The Fallout From the New Tax Law

By Joseph M. Giampapa |  Russell S. Ephraim  |  February 11, 2020

The Fallout From the New Tax Law

Two years ago, we were scrambling to secure deductions for all our clients before the Tax Cuts and Jobs Act took effect. Uncertain about most of the nuances of the new law, the one thing we were sure of was the elimination of almost all state and local income tax deductions. Our focus was on prepaying real estate taxes, as much state income tax as possible, and finding ways to prepay 2% miscellaneous itemized deductions. Fast forward to a year later, and we were figuring out, along with the government, how Sections 199A and 163(j) were going to affect our clients. As the 2018 filing deadlines have come and gone, we can now look back at who was affected positively and negatively, and who was not affected by the new law at all. Is there anything we could have done better? How should we move forward knowing what we have learned after the first full year of the Tax Cuts and Jobs Act?


The most obvious negative effect and the one we saw early was on our ultra-high-net-worth clients who reside in New York City. With a state tax rate of almost 13%, it’s easy to see they are losing a huge deduction with the loss of state and local income tax, as well as real estate tax deductions on their New York City apartments along with their other homes. Did reducing the top rate to 37% – a reduction of 2.6% – help these taxpayers? No. With $23 million of $36 million of adjusted gross income being ordinary income, taxed at the highest rate, we saw one of our wealthiest clients lose a $7.5 million state income tax deduction. That caused a 6% increase in tax including the 2.6% rate deduction. That’s $2 million of additional tax.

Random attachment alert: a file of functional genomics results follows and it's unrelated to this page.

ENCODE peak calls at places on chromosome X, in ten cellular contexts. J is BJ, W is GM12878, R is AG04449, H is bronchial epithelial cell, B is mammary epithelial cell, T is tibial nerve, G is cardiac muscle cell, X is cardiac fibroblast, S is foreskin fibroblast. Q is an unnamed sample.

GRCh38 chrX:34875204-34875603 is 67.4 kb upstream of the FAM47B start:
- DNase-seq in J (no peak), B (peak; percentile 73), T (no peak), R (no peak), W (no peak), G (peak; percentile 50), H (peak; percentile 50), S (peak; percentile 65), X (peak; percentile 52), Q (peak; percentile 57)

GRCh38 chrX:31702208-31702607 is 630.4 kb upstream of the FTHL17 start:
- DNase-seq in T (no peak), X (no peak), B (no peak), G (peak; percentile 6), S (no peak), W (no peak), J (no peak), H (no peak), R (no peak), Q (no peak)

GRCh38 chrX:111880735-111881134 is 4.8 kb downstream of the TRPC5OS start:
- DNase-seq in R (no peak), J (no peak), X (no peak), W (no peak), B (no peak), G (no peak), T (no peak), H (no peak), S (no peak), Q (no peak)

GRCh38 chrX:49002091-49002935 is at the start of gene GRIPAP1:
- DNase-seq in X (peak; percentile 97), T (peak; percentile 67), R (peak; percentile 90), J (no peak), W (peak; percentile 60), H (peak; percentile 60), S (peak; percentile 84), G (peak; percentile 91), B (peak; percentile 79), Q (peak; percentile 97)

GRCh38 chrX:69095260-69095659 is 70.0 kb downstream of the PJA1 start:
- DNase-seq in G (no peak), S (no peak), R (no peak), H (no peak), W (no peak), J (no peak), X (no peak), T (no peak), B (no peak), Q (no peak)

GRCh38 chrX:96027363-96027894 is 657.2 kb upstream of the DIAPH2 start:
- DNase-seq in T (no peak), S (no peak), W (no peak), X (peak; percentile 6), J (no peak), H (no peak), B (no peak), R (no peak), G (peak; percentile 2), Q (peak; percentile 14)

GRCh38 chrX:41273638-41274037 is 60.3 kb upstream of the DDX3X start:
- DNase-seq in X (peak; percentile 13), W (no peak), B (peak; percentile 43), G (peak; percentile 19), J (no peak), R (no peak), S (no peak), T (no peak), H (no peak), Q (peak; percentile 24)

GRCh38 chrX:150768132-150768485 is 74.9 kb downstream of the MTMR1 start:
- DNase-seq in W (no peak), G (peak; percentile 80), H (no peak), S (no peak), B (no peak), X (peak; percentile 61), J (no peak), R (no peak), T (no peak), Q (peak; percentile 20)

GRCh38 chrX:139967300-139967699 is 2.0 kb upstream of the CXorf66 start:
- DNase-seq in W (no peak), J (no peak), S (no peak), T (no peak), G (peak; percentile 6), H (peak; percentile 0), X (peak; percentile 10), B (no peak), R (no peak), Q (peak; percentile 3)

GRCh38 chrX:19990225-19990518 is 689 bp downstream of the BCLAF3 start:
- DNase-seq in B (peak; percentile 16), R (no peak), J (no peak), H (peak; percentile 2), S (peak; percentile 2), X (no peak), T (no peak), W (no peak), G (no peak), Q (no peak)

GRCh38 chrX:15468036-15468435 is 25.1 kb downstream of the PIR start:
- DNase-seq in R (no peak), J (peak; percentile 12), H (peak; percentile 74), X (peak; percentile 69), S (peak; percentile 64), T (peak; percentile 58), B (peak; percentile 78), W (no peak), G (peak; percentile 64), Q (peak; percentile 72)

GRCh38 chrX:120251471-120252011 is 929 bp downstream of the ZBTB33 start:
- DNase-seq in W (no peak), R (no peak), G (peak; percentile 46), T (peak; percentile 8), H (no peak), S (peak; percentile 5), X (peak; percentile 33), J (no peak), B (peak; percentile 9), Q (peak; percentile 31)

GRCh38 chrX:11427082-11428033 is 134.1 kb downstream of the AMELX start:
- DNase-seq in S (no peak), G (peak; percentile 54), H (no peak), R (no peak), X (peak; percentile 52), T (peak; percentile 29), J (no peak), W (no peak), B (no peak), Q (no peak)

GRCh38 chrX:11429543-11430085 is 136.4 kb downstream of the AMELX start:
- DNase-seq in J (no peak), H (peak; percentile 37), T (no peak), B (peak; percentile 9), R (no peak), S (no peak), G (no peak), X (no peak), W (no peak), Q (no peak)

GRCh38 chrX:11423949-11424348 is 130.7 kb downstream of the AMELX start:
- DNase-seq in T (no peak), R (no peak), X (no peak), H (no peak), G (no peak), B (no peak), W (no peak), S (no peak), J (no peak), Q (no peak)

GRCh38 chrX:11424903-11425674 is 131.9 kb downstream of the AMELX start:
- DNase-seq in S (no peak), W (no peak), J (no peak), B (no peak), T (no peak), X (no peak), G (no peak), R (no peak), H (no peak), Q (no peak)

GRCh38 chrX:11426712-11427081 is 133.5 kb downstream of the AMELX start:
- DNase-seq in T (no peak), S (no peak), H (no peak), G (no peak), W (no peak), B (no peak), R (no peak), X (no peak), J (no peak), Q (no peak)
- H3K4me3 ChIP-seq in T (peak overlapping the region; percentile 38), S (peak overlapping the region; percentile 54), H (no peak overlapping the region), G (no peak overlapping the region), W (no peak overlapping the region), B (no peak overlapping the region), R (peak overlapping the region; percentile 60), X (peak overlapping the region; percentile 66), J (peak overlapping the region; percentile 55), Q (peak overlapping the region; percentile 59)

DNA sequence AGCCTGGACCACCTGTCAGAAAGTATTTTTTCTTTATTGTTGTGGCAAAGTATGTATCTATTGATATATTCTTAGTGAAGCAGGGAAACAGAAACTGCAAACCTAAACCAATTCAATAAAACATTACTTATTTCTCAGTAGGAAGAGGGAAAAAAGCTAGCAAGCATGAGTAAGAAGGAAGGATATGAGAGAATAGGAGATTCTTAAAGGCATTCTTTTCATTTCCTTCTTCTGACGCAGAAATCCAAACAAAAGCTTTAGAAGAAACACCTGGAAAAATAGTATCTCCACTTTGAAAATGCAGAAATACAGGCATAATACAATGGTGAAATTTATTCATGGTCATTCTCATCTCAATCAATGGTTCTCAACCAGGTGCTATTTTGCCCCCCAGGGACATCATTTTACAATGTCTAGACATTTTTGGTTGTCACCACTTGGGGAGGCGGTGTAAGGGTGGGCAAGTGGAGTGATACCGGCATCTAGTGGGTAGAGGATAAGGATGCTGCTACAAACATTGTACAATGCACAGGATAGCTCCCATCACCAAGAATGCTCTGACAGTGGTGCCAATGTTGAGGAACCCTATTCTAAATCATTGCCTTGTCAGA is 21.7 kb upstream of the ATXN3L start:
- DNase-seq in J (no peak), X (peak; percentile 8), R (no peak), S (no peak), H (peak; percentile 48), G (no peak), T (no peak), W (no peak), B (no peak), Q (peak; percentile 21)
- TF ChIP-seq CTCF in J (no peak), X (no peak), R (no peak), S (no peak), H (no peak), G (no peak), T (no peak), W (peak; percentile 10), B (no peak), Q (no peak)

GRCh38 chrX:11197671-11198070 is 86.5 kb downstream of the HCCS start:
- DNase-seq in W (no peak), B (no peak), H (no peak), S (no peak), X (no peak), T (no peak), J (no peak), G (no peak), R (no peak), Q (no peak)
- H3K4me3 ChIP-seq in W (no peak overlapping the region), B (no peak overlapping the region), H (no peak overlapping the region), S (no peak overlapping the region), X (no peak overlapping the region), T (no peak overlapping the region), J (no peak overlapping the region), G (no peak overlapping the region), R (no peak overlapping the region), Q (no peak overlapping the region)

A similar taxpayer scaled down to $5 million of adjusted gross income did not see the same effect, however. The rate reduction was enough to offset the loss of itemized deductions.

It may have seemed as if these taxpayers were still writing large estimated tax payment checks during the year. The withholding table changes affected deferred compensation and bonuses just as the withholding tables affected their children’s W-2 wages. Even if a bonus is withheld at the top rate, it doesn’t cover the amount of qualified income taxpayers have become accustomed to. The top rate has gone down, but the qualified income rates have stayed the same.